At this time of Thanksgiving, I am so thankful for my daughter, her amazing forever mother, and family, and for having the opportunity to answer a question that could have haunted my child for the rest of her life. Even though, this didn't go the way I had planned, I'm grateful I had the chance to share with her. I'm grateful that I have been able to create an environment for my child, where she feels comfortable enough to ask me anything she needs. And I am eternally grateful for her adoptive family, who have made this all possible. Without them I can't imagine where we might be.

So I'd like to say "Thank you", to them and to all adoptive parents out there who have given their children the chance to identify with their first families, and for never giving up on them. Happy Thanksgiving!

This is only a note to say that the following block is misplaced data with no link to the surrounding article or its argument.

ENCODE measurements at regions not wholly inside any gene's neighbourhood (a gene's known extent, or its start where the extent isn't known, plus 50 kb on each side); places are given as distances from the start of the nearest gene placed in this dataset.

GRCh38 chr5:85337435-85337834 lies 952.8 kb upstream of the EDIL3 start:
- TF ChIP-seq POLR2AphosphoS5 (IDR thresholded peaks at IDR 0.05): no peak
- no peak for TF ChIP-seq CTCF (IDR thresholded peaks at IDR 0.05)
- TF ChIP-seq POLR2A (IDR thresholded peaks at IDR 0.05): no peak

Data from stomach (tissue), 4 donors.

1. Read with tears in my eyes, as usual. Love you!

  2. Oh, my heart...Erika, you are a beautiful woman and a precious mother. I am a first mom, as well, and now I will have the chance to be a second mom to some precious kids. THank you for sharing your heart. It is inspiring evidence of God's grace and second chances.

  3. Rebecca, I love you too!

    Kim, thank you for your kind words. I'm grateful I have a second chance to share!

  4. I plan to ask this question soon. If I get to see her that is.

  5. beautiful! What a precious time you had together, even if it happened way sooner than you had planned. What a brave soul you are to own up and tell her the truth.